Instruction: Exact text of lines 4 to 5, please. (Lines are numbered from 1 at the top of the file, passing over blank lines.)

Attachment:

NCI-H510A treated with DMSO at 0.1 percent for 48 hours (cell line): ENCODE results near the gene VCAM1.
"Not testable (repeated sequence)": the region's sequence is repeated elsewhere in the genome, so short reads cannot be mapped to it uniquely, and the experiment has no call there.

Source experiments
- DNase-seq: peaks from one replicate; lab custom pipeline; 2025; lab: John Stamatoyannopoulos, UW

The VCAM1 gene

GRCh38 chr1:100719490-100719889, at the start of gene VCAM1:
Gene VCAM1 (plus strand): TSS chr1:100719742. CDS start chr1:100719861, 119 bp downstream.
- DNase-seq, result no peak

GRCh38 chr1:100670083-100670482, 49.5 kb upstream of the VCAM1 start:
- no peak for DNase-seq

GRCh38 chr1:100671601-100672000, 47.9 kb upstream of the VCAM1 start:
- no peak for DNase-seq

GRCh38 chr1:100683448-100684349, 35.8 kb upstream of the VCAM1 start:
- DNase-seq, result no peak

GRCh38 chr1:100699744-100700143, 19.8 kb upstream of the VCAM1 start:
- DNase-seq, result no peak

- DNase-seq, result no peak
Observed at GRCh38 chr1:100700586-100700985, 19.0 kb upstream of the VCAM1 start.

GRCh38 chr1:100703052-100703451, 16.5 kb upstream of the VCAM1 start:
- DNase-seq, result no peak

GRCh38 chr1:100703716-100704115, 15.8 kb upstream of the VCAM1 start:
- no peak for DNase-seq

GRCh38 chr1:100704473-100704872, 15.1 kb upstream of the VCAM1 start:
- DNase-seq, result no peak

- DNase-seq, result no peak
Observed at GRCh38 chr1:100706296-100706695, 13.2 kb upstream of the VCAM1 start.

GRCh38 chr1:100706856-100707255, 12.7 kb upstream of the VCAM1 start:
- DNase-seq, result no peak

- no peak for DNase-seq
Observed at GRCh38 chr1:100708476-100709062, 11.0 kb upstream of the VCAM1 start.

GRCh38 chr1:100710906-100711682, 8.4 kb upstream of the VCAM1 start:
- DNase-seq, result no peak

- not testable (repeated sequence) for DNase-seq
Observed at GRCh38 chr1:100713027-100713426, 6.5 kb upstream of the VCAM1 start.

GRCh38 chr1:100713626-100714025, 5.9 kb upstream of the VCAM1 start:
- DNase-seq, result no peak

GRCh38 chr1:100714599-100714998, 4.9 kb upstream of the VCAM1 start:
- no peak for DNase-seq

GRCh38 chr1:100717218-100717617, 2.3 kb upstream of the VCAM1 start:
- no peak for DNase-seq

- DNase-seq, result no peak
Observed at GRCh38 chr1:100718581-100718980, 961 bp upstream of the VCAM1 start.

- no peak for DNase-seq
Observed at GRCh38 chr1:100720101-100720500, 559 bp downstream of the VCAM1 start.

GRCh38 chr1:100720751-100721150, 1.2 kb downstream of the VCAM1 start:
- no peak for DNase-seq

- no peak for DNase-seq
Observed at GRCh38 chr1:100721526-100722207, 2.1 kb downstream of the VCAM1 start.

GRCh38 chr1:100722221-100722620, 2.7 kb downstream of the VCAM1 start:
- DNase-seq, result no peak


- DNase-seq: peaks from one replicate; lab custom pipeline; 2025; lab: John Stamatoyannopoulos, UW

The VCAM1 gene